Multiple sources report Web-based method for creating new login info can be hacked with a user's e-mail and date of birth.
What we heard: Just five days after the PlayStation Network started coming back online, reports are surfacing of a new security flaw with the online systems. Based on an initial article on gaming blog Nyleveia.com that was reportedly confirmed by NeoGAF users and Eurogamer, hackers have discovered a new, simple exploit to change PSN users' passwords.
The PSN's Web-based password reset service appears to have been compromised. The exploit is reportedly done via the Web pages Sony set up to facilitate the mandatory password changes required in the wake of the three-week PSN outage. All that is reportedly needed to perform the exploit is a PSN user's email account and date of birth, which is among the data that was reportedly stolen from all 77 million PSN and Qriocity users last month. The exploit reportedly does not affect those trying to change their passwords on the PlayStation 3 or PSP, both of which can still access the PSN.
The official story: Though Sony Computer Entertainment America reps had not commented as of press time, a moderator on the European PlayStation.com forums offered the following information:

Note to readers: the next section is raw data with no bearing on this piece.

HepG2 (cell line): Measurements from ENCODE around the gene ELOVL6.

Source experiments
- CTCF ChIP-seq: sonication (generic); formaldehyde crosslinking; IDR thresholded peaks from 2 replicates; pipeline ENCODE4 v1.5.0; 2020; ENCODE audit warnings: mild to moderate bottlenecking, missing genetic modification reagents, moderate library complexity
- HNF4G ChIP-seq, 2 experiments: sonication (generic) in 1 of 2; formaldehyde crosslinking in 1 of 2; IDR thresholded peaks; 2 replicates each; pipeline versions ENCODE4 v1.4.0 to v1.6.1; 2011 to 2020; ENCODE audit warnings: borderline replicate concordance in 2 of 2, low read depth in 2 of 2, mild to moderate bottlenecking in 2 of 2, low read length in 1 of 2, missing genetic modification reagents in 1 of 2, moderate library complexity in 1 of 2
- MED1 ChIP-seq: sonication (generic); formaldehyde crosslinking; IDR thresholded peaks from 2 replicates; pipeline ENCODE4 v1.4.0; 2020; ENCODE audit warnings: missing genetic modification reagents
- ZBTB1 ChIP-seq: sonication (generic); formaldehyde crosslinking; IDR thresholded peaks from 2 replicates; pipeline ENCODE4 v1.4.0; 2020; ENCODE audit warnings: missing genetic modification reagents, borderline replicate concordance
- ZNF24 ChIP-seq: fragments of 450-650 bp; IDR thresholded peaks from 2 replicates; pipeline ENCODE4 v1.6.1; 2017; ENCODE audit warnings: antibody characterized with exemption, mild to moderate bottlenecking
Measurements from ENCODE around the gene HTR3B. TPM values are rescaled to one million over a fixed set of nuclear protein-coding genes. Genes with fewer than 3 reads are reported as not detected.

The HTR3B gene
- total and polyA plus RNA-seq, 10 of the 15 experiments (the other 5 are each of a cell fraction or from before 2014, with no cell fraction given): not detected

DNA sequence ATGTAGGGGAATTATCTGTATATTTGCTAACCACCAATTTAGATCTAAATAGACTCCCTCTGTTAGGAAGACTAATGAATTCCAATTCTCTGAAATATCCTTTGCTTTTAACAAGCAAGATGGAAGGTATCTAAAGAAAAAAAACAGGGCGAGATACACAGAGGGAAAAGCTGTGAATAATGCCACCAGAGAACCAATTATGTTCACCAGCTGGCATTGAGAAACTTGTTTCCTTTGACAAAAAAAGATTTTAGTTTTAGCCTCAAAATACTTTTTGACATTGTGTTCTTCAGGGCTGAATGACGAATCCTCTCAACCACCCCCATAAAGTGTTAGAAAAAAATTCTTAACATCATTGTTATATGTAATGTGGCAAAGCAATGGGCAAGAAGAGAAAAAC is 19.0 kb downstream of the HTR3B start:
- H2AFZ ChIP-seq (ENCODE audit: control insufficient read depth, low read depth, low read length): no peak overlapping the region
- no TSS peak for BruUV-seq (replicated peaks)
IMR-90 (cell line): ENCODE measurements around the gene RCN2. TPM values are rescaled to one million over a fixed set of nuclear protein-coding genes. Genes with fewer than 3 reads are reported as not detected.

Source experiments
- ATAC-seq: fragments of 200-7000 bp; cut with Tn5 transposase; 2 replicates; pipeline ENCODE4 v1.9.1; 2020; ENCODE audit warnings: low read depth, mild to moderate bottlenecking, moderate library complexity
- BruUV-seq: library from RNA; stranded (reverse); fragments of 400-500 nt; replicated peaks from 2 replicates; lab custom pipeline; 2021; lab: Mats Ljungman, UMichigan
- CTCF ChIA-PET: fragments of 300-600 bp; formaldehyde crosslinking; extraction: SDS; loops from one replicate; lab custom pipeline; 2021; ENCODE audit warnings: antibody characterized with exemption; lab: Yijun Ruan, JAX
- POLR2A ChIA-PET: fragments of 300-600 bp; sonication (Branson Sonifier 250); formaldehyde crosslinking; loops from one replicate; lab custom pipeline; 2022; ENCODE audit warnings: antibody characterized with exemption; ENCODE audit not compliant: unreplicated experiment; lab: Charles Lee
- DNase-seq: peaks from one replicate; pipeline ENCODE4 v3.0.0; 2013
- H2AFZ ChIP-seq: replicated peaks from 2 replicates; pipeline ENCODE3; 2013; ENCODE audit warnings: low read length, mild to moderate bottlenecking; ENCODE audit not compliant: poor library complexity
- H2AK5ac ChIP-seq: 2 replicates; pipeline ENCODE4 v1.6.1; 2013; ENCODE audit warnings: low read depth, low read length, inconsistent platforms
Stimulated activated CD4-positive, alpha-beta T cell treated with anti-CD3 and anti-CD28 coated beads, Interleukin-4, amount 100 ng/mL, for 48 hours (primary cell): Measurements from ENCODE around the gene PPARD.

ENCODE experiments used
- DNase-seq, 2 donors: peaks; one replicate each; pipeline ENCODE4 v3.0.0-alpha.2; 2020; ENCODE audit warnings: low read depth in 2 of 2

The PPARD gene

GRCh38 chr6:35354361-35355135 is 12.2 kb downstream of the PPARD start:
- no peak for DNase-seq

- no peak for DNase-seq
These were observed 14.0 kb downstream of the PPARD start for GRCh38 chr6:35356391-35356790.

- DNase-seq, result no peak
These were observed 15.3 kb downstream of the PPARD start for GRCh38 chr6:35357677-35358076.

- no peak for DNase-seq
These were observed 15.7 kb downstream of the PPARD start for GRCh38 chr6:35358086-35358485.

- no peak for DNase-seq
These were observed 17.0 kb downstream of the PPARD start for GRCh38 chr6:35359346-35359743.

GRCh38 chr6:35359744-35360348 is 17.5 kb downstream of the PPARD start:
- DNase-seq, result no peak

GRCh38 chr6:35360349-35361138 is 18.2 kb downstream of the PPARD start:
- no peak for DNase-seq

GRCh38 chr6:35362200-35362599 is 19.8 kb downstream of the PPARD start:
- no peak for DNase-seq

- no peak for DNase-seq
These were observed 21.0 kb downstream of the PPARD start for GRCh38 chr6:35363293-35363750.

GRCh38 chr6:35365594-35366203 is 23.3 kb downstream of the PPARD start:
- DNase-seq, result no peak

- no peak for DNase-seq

Please note that PSN sign in is currently unavailable for the following services:
PlayStation.com PlayStation forums PlayStation Blog Qriocity.com Music Unlimited via the web client All PlayStation game title websites Unfortunately this also means that those who are still trying to change their password via Playstation.com or Qriocity.com will be unable to do so for the time being. This is due to essential maintenance and at present it is unclear how long this will take.
In the meantime you will still be able to sign into PSN via your PlayStation 3 and PSP devices to connect to game services and view Trophy/Friends information."
Bogus or not bogus?: Not bogus that the PSN password reset page that PlayStation.com directs users to is "currently down for maintenance."
Meanwhile, Nyleveia.com has reportedly performed the exploit multiple times with multiple volunteers' PSN accounts. Several websites have also posted detailed instructions on how to perform the exploit, so this also looks not bogus.